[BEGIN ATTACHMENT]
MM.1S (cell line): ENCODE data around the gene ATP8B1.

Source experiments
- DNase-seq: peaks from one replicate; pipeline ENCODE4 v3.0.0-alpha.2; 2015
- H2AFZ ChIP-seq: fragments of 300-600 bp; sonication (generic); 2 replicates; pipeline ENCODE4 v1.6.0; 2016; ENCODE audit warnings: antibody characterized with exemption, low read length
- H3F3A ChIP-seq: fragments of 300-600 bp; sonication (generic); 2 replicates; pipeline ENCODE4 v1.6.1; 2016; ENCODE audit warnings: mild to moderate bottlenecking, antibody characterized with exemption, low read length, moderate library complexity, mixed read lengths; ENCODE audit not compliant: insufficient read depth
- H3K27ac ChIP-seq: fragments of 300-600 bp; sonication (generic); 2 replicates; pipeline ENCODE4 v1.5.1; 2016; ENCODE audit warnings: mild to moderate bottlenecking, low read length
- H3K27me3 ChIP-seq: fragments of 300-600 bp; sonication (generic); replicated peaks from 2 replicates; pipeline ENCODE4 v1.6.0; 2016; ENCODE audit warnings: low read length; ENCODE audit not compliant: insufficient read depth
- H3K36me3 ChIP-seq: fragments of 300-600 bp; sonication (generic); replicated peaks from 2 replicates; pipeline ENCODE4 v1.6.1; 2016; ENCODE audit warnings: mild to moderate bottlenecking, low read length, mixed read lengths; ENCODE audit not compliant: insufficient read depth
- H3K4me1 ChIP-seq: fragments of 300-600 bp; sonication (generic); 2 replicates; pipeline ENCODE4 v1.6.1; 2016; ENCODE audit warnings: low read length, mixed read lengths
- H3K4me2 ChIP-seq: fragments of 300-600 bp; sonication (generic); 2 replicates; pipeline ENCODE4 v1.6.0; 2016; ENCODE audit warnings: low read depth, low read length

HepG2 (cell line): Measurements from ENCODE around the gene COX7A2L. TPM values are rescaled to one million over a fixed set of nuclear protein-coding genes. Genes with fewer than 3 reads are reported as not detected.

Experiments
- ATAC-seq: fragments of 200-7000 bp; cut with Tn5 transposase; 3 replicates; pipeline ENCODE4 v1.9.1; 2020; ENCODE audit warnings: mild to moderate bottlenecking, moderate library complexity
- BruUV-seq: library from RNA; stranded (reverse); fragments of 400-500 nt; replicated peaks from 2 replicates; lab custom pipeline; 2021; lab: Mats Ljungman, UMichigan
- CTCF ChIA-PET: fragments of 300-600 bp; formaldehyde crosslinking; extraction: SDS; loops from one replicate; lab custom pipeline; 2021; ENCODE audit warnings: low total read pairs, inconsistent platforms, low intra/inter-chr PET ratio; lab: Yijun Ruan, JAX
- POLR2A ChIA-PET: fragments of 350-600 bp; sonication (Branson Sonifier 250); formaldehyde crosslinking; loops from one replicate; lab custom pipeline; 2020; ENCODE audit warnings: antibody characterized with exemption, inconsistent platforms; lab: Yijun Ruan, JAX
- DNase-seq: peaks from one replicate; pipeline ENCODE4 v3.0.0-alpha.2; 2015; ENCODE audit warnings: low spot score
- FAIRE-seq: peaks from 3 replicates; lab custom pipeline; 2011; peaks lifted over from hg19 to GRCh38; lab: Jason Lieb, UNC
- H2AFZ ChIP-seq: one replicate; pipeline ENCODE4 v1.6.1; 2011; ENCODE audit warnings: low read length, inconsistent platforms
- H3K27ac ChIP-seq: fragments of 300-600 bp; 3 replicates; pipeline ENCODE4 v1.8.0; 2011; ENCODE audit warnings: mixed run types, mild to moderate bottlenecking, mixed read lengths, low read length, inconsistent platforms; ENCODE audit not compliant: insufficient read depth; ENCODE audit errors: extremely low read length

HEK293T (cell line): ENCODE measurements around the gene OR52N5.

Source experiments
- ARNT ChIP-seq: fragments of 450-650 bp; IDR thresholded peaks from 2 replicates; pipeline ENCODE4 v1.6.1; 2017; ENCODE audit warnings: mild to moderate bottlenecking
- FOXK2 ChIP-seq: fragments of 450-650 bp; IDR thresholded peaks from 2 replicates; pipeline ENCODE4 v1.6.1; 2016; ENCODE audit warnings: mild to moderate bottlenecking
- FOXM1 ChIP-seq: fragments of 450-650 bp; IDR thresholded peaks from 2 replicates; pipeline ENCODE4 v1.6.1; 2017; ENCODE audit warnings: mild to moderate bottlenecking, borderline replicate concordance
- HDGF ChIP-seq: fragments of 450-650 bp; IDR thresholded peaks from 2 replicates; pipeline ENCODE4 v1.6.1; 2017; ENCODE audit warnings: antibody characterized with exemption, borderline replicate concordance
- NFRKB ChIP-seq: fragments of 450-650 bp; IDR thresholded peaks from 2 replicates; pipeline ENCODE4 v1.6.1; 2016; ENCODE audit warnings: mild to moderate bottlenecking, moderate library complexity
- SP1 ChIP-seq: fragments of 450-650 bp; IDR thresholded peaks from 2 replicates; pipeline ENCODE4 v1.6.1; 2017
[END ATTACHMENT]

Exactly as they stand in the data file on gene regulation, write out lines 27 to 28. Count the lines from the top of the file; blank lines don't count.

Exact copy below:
- NFRKB ChIP-seq: fragments of 450-650 bp; IDR thresholded peaks from 2 replicates; pipeline ENCODE4 v1.6.1; 2016; ENCODE audit warnings: mild to moderate bottlenecking, moderate library complexity
- SP1 ChIP-seq: fragments of 450-650 bp; IDR thresholded peaks from 2 replicates; pipeline ENCODE4 v1.6.1; 2017